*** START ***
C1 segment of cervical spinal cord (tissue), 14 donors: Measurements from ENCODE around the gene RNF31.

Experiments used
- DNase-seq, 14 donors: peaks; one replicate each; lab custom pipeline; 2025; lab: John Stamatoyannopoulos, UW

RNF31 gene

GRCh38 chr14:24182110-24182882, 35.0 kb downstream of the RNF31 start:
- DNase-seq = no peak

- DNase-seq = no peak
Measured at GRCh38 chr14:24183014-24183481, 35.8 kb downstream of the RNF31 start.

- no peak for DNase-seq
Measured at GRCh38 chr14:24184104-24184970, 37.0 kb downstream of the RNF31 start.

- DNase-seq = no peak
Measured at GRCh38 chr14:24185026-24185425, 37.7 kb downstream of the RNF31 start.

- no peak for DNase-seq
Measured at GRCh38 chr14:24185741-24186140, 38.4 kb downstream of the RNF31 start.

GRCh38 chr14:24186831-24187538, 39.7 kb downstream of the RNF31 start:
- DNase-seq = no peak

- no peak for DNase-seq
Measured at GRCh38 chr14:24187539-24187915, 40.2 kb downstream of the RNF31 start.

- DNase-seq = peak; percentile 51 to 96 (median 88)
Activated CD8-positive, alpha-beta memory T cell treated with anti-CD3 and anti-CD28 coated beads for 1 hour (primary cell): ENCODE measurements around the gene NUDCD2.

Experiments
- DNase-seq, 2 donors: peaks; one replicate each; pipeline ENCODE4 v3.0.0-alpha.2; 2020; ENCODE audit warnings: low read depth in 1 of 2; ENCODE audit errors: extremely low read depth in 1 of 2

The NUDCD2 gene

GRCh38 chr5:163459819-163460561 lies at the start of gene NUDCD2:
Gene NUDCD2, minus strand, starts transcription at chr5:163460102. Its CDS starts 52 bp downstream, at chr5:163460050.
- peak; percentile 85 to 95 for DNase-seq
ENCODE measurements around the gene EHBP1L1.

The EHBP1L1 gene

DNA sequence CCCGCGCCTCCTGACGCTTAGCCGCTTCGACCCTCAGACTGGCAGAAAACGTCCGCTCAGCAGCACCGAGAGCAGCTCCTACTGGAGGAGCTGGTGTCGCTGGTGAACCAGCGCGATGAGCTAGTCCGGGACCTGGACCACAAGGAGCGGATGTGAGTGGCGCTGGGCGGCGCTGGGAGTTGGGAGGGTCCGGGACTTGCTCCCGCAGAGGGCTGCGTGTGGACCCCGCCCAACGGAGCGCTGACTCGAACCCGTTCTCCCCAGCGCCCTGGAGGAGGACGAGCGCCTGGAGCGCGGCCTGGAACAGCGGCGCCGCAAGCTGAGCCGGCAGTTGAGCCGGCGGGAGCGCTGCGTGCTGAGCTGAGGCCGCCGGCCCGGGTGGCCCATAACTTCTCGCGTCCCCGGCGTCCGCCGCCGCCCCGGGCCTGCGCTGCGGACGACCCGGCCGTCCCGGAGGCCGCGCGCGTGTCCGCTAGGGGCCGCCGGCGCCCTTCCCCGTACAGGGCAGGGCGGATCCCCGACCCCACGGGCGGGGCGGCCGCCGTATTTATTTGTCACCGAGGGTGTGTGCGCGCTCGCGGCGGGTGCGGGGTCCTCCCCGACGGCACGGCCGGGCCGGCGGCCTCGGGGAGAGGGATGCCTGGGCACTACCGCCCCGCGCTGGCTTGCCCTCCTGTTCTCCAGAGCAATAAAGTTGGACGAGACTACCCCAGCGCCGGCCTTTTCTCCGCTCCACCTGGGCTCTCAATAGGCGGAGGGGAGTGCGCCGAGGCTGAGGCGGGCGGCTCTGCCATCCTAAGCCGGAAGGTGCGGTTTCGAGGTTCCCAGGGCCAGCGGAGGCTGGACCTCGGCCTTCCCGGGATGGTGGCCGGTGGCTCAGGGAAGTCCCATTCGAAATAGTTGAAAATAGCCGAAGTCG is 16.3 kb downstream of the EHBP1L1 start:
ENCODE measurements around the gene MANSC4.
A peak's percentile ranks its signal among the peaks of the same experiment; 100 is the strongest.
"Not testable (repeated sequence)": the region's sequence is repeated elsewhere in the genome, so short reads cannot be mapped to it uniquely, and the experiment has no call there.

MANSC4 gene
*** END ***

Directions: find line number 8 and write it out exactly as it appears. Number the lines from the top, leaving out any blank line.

Measured at GRCh38 chr14:24183014-24183481, 35.8 kb downstream of the RNF31 start.